In the situation we just described only the first two digits would be considered significant because we know that they were measured accurately. We can hold on to the third digit during calculations, but by the time we reach a final answer, we need to reduce the answer to an appropriate number of significant figures. To determine the number of significant figures in a number:
· Count all numbers between the first nonzero digit on the left and the last nonzero digit on the right. Any digit between these two markers (including 0) is significant.
· Any zeroes to the left of the first nonzero digit are considered leading zeroes and are not significant.
· If there are zeroes to the right of the last nonzero digit and there is a decimal point in the number, then those zeroes are significant figures. If there is no decimal point, they are not significant. For example, 3490 has three significant figures, while 3490.0 has five.
· For measurements, the last digit is usually an estimation and is not considered significant (as in the example above).
Scientific notation can clarify significant figures when it contains a decimal point. When converting between standard numbers and scientific notation, be sure to maintain the number of significant figures. 100.0 is written in scientific notation as 1.000 × 102 while 100 is written as 1 × 102because the trailing zeroes in the first example are significant while in the second example they are not.
Math with Significant Figures
Significant figure estimations are most important in the laboratory sciences, particularly analytical chemistry. For multiplication and division, maintain as many digits as possible throughout the calculations so that there is very little rounding error, then round to the number of significant digits that is the same as the least number of significant digits in any of the factors, divisors, or dividends. With addition and subtraction, decimal points are maintained rather than maintaining significant figures. The convention for decimal points is the same as for significant figures: the answer may have only as many decimal digits as the initial number with the fewest decimal digits.
Most Test Day math (and, by extension, this Kaplan MCAT Review series) neglects significant figures in the answer choices. These calculations are only necessary when specified by the question stem or passage.
Determine the volume of a cylinder with a radius that is measured as 7.45 m and a height of 8.323 m. (Note: Use 3.14159 as π, and round the answer to the correct number of significant digits.)
Because all of the factors are multiplied, the answer should have the same number of significant digits as the factor with the fewest number of significant digits. In this case, that is the radius, which has only two significant digits (remember that, in the case of measurements, the last digit is an estimate and is not considered significant). Therefore, the correct answer is 1500 or 1.5 × 103.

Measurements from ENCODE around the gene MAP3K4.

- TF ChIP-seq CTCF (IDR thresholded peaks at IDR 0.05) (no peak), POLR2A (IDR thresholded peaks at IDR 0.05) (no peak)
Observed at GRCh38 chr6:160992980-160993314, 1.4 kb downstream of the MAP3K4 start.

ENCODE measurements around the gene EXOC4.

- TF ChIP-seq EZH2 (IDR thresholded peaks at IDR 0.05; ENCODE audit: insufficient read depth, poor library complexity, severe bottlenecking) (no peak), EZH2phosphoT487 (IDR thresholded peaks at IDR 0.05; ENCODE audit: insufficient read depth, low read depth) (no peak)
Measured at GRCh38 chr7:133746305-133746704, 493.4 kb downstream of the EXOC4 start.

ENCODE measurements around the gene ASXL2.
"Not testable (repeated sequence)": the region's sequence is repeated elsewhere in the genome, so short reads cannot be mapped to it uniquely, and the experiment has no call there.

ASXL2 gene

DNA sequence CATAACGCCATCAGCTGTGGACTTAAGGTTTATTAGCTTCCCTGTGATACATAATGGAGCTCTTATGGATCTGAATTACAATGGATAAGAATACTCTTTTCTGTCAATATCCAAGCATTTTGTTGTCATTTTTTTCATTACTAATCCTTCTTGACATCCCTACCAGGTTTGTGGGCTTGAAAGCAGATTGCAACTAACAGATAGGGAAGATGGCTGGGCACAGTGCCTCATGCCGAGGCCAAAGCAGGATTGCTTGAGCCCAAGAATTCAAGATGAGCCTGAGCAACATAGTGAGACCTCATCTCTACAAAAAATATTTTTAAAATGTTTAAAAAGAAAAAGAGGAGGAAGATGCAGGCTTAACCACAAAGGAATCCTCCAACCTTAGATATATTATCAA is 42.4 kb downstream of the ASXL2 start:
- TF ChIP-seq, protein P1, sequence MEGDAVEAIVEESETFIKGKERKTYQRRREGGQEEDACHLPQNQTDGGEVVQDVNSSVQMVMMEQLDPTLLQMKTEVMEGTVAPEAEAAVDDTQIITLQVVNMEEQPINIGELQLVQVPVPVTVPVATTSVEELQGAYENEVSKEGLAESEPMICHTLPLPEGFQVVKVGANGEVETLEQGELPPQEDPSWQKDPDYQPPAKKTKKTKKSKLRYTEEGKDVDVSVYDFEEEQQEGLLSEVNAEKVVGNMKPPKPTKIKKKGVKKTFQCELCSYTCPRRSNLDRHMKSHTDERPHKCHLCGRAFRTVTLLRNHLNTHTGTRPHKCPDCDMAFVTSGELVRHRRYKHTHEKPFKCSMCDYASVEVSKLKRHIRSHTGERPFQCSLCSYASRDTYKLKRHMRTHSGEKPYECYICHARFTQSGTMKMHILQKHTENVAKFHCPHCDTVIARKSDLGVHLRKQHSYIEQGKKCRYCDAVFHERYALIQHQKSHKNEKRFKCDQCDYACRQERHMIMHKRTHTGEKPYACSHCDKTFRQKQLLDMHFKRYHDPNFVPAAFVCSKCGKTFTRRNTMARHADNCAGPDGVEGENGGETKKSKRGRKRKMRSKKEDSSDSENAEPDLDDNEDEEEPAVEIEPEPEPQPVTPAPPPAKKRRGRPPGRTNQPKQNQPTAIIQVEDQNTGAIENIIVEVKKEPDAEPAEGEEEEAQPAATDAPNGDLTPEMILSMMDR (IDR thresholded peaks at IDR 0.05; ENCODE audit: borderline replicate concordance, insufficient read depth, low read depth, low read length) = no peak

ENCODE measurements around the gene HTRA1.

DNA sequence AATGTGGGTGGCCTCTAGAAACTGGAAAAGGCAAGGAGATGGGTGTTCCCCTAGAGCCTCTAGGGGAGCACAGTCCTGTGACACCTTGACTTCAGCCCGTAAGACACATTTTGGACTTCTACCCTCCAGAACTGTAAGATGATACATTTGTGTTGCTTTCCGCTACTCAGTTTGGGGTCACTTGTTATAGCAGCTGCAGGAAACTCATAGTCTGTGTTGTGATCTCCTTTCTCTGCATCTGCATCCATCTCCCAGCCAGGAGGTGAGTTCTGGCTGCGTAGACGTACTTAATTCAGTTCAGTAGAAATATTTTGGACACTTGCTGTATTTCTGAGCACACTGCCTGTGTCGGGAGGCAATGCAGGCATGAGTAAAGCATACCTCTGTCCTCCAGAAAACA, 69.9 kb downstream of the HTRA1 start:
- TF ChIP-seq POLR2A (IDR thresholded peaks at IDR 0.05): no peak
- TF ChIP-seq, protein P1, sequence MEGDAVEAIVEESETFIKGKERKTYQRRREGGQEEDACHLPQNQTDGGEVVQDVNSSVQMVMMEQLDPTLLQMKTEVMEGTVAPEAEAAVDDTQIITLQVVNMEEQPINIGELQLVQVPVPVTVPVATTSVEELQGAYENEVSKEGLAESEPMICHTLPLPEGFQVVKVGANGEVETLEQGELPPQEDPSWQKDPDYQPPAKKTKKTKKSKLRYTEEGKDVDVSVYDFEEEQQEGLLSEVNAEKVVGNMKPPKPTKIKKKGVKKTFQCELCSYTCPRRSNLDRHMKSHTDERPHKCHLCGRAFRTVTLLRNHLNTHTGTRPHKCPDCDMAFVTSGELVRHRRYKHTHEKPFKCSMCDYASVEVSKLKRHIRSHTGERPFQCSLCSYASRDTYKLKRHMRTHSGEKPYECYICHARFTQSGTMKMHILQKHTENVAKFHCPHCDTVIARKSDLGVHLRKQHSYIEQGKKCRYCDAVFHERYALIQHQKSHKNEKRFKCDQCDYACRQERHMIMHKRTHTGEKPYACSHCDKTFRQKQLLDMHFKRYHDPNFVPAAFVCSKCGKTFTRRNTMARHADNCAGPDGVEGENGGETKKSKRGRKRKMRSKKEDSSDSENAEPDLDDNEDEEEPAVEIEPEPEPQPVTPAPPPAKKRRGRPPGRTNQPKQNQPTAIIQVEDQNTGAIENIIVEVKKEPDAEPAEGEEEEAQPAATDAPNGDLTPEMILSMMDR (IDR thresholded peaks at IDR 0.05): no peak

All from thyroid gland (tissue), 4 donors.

On Test Day, much of your math will be determined by the answer choices provided. If the answer choices are very close together, there will be minimal opportunity for rounding; when they are far apart, rough estimations are all that are necessary. While estimation of addition and subtraction are relatively simple rounding choices, we’ll review a few tricks for multiplication and division.
Consider the following multiplication problem: (3.17 × 104) × (4.53 × 105). To three significant digits, the answer to this multiplication problem is 1.44 × 1010, but this precise calculation is beyond the scope of mental math. However, even if the answer choices are close, it is generally acceptable to round to one decimal place, or (3.2 × 104) × (4.5 × 105). When rounding numbers in multiplication, keep in mind whether the rounded number is larger or smaller than the original number. If one number is rounded up, it is best to round the other number down slightly to compensate. Even with this rounding, the answer still comes out as 1.44 × 1010.
If the answer choices are very far apart—differing by, say, powers of ten—we can adjust the numbers so that one contains only one significant digit, further simplifying the math. In this example, the calculations could be adjusted to (3 × 104) × (4.5 × 105), or 1.35 × 1010. This represents an error of 6.25%, which is still close enough to choose the correct answer for most questions on Test Day.
Let’s also consider division as an avenue for estimation. While in our multiplication example we adjusted each number in an opposite direction, with division we are attempting to make proportional adjustments in the same direction. Consider the following example:
When rounding numbers to be multiplied, round one number up and one number down to compensate. When rounding numbers to be divided, round both numbers in the same direction to compensate.
Estimate the value of 15.4 ÷ 3.80.
Estimations in division should be made by shifting both numbers in the same direction. It is often easier to adjust the divisor first to simplify calculations. If we round the divisor up to 4, we should round the dividend up accordingly. In this case, it makes sense to round the dividend up to 16—which is not only a whole number, but also a multiple of 4. Our estimate is 16 ÷ 4 = 4. Note that, despite this very rough adjustment, we are still very close to the true value of 4.05.
MCAT Concept Check 10.1:
1. Describe the process for converting a number into scientific notation. What values are possible for the significand?
2. Highlight or circle the significant digits in the following numbers:
3. When rounding two numbers containing decimals, in which direction(s) should each number go for multiplication? For division?